It was windy when I got there around 2 am, the kind of windy where things need to be nailed down or they sail away. I met some guys in the parking lot and eagerly told them I was there for my first duck hunt. They looked at each other and shook their heads ominously. Wanting to take advantage of their expertise, I tapped my shirt pocket and told them I had a brand new duck call but wasn’t sure how  to use it. They didn’t respond.  “When should I call?” I pressed. “Just keep it in your pocket,” they advised, finally. “In fact, don’t even touch it.” What a strange sport, I thought to myself. Of course, now I understand what they meant.

Striding over to the snack trailer, I ordered a coffee and a doughnut. I told the old gentleman who ran the concession that I was there for the first time and didn’t have a clue where to go or really even what to do when I got to my spot. “Is there a good teal pond?” I asked, figuring I could tell a small duck from a big one, even if I couldn’t identify the restricted-take Pintail or the then not legal Canvasback. He suggested maybe I should hunt with his grandson, who was rushing to get there because of the sudden appearance of a good wind but lacked a reservation.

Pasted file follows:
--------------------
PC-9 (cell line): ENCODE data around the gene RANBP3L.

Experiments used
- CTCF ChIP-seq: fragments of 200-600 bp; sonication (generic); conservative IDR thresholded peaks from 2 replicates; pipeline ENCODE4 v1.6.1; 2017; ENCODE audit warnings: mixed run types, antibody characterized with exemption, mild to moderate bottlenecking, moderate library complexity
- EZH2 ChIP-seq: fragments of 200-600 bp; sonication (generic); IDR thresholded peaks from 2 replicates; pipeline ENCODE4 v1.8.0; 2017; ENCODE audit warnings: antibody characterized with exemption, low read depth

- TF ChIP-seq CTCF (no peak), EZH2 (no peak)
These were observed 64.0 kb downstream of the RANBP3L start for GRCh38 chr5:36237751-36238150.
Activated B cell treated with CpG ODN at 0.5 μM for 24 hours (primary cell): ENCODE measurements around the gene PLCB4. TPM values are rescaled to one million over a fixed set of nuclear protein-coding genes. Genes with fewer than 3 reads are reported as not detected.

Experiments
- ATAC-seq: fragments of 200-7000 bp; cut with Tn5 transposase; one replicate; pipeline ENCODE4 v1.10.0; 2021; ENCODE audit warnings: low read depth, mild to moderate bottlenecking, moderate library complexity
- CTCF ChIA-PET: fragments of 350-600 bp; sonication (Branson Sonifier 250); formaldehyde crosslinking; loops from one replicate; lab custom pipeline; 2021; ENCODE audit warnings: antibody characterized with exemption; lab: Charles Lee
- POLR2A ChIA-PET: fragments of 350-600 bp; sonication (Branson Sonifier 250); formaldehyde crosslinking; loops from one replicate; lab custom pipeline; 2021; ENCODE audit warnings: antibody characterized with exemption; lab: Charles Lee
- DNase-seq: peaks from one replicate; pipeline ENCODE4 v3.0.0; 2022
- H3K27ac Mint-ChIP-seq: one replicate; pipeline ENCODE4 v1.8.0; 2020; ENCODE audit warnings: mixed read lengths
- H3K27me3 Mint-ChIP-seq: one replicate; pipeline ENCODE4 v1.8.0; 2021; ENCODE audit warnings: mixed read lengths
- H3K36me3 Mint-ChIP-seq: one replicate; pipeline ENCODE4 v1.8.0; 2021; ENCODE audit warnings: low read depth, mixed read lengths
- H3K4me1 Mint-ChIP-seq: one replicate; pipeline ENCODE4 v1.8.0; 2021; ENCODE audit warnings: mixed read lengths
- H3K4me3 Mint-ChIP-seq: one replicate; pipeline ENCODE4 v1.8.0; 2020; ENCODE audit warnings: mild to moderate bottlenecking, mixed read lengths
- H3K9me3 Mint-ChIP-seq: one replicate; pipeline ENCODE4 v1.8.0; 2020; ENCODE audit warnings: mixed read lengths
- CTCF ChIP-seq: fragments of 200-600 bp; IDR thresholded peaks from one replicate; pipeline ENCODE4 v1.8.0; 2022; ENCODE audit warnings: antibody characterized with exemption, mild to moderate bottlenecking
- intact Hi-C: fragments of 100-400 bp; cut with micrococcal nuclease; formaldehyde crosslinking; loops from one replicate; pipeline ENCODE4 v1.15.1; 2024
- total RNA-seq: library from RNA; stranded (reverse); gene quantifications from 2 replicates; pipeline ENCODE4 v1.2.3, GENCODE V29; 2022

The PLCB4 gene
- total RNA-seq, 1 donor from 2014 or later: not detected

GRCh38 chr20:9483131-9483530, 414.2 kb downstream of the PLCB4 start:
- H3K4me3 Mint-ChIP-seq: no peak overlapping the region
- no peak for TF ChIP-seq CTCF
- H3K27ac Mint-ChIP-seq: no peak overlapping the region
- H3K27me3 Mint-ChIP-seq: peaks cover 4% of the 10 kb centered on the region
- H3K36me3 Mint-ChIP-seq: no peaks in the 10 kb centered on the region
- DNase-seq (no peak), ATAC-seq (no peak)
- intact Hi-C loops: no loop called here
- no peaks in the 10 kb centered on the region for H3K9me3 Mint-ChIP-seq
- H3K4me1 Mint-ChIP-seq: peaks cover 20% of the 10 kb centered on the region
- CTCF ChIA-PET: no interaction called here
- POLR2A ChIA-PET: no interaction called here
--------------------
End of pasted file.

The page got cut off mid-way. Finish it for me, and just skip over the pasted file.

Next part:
I hooked up with Matt shortly after, and under his patient tutelage ended that first morning with a strap of three teal. I couldn’t have been happier, even after pushing a cart through the special kind of caustic glue-mud I’ve never found anywhere but Wister. The rest is history, and I’ve been waterfowling ever since.

The moment of truth